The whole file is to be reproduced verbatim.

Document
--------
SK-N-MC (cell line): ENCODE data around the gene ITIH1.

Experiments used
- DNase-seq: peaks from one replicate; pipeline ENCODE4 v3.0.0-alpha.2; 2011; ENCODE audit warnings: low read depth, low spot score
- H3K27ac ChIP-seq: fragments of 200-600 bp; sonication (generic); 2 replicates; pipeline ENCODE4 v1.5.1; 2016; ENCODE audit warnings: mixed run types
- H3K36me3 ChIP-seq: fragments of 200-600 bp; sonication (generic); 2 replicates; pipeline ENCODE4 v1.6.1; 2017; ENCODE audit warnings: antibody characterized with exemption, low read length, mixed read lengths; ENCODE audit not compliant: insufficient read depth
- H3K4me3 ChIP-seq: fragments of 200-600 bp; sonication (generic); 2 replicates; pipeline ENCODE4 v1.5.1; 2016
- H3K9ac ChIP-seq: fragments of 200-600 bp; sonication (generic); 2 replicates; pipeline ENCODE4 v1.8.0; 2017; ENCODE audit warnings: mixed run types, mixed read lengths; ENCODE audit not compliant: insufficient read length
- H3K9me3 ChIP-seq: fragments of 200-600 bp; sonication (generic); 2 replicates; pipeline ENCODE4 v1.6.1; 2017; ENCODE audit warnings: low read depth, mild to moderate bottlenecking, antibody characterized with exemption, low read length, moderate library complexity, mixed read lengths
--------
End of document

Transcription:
SK-N-MC (cell line): ENCODE data around the gene ITIH1.

Experiments used
- DNase-seq: peaks from one replicate; pipeline ENCODE4 v3.0.0-alpha.2; 2011; ENCODE audit warnings: low read depth, low spot score
- H3K27ac ChIP-seq: fragments of 200-600 bp; sonication (generic); 2 replicates; pipeline ENCODE4 v1.5.1; 2016; ENCODE audit warnings: mixed run types
- H3K36me3 ChIP-seq: fragments of 200-600 bp; sonication (generic); 2 replicates; pipeline ENCODE4 v1.6.1; 2017; ENCODE audit warnings: antibody characterized with exemption, low read length, mixed read lengths; ENCODE audit not compliant: insufficient read depth
- H3K4me3 ChIP-seq: fragments of 200-600 bp; sonication (generic); 2 replicates; pipeline ENCODE4 v1.5.1; 2016
- H3K9ac ChIP-seq: fragments of 200-600 bp; sonication (generic); 2 replicates; pipeline ENCODE4 v1.8.0; 2017; ENCODE audit warnings: mixed run types, mixed read lengths; ENCODE audit not compliant: insufficient read length
- H3K9me3 ChIP-seq: fragments of 200-600 bp; sonication (generic); 2 replicates; pipeline ENCODE4 v1.6.1; 2017; ENCODE audit warnings: low read depth, mild to moderate bottlenecking, antibody characterized with exemption, low read length, moderate library complexity, mixed read lengths